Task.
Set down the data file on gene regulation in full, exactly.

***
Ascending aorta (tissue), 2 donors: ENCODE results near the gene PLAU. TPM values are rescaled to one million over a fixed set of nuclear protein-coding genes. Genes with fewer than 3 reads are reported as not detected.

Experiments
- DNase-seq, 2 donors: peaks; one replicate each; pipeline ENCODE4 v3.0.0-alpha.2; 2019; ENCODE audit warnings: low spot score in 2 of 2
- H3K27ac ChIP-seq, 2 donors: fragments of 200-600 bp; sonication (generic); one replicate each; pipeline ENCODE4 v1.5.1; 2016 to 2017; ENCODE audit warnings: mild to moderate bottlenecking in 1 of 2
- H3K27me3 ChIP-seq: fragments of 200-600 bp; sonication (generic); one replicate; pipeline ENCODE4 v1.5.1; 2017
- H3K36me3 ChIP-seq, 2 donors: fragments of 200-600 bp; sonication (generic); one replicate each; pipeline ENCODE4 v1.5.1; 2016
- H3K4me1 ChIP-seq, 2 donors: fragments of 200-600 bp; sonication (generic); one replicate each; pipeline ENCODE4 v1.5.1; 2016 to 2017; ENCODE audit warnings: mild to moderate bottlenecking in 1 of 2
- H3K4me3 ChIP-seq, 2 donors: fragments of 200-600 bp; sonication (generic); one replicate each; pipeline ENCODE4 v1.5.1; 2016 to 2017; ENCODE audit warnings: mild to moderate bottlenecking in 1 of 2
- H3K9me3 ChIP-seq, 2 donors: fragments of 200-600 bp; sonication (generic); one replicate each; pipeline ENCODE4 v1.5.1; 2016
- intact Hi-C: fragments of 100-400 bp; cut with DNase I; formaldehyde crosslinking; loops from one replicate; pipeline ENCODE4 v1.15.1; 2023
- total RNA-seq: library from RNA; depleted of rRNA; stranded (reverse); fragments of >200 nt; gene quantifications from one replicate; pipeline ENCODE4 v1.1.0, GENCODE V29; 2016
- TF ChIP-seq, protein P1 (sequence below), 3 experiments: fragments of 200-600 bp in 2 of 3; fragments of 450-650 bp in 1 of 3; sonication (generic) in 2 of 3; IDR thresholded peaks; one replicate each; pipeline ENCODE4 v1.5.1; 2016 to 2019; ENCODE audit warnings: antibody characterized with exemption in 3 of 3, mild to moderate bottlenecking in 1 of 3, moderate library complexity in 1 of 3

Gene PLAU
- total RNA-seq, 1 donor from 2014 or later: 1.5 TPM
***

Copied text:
Ascending aorta (tissue), 2 donors: ENCODE results near the gene PLAU. TPM values are rescaled to one million over a fixed set of nuclear protein-coding genes. Genes with fewer than 3 reads are reported as not detected.

Experiments
- DNase-seq, 2 donors: peaks; one replicate each; pipeline ENCODE4 v3.0.0-alpha.2; 2019; ENCODE audit warnings: low spot score in 2 of 2
- H3K27ac ChIP-seq, 2 donors: fragments of 200-600 bp; sonication (generic); one replicate each; pipeline ENCODE4 v1.5.1; 2016 to 2017; ENCODE audit warnings: mild to moderate bottlenecking in 1 of 2
- H3K27me3 ChIP-seq: fragments of 200-600 bp; sonication (generic); one replicate; pipeline ENCODE4 v1.5.1; 2017
- H3K36me3 ChIP-seq, 2 donors: fragments of 200-600 bp; sonication (generic); one replicate each; pipeline ENCODE4 v1.5.1; 2016
- H3K4me1 ChIP-seq, 2 donors: fragments of 200-600 bp; sonication (generic); one replicate each; pipeline ENCODE4 v1.5.1; 2016 to 2017; ENCODE audit warnings: mild to moderate bottlenecking in 1 of 2
- H3K4me3 ChIP-seq, 2 donors: fragments of 200-600 bp; sonication (generic); one replicate each; pipeline ENCODE4 v1.5.1; 2016 to 2017; ENCODE audit warnings: mild to moderate bottlenecking in 1 of 2
- H3K9me3 ChIP-seq, 2 donors: fragments of 200-600 bp; sonication (generic); one replicate each; pipeline ENCODE4 v1.5.1; 2016
- intact Hi-C: fragments of 100-400 bp; cut with DNase I; formaldehyde crosslinking; loops from one replicate; pipeline ENCODE4 v1.15.1; 2023
- total RNA-seq: library from RNA; depleted of rRNA; stranded (reverse); fragments of >200 nt; gene quantifications from one replicate; pipeline ENCODE4 v1.1.0, GENCODE V29; 2016
- TF ChIP-seq, protein P1 (sequence below), 3 experiments: fragments of 200-600 bp in 2 of 3; fragments of 450-650 bp in 1 of 3; sonication (generic) in 2 of 3; IDR thresholded peaks; one replicate each; pipeline ENCODE4 v1.5.1; 2016 to 2019; ENCODE audit warnings: antibody characterized with exemption in 3 of 3, mild to moderate bottlenecking in 1 of 3, moderate library complexity in 1 of 3

Gene PLAU
- total RNA-seq, 1 donor from 2014 or later: 1.5 TPM